Ad for The VIX Index and Volatility-Based Global Indexes and Trading Instruments

Of course, whether this trend of increasing stock index correlation will continue is an open question. Given the recent shake-up in world affairs, the answer may very well be no.

Many have speculated that the globalization wave of the last half century has crested and is beginning to recede. In such a scenario, global stock market indices could become less correlated and their performance increasingly decoupled from one another. Whether that ends up being the case will be something to keep an eye on in the months and years ahead.

If you liked this post, don’t forget to subscribe to the Enterprising Investor.

All posts are the opinion of the author. As such, they should not be construed as investment advice, nor do the opinions expressed necessarily reflect the views of CFA Institute or the author’s employer.

Image credit: ©Getty Images / Yuichiro Chino

Professional Learning for CFA Institute Members

CFA Institute members are empowered to self-determine and self-report professional learning (PL) credits earned, including content on Enterprising Investor. Members can record credits easily using their online PL tracker.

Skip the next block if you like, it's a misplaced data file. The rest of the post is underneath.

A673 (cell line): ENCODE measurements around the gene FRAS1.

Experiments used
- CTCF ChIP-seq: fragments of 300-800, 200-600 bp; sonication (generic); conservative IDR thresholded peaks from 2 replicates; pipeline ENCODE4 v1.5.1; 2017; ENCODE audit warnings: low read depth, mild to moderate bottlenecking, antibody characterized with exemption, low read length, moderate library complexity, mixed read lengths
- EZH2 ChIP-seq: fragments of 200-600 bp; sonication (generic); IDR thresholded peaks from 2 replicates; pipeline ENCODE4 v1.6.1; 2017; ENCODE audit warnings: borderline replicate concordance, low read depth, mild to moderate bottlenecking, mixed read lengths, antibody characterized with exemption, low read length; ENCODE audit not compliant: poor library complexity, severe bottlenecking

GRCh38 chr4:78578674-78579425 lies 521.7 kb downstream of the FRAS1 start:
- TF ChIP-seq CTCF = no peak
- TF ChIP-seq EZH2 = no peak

Derek Horstmeyer

Derek Horstmeyer is a professor at George Mason University School of Business, specializing in exchange-traded fund (ETF) and mutual fund performance. He currently serves as Director of the new Financial Planning and Wealth Management major at George Mason and founded the first student-managed investment fund at GMU.

Patrick McManus

Patrick McManus is a junior at George Mason University pursuing a BS in finance. He is interested in retirement planning and efficient market hypothesis (EMH) research. He plans to continue his education and training towards becoming a CFP after graduation.

Alex Oliver

Alex Oliver is a graduating senior, with honors, at George Mason University with his BS in finance. At Mason, he worked as an undergraduate teaching assistant in financial management for the School of Business. He is a CFA Level I candidate and is currently seeking opportunities in investment banking, asset management, private equity, and consulting.

Source link

Latest news
Related news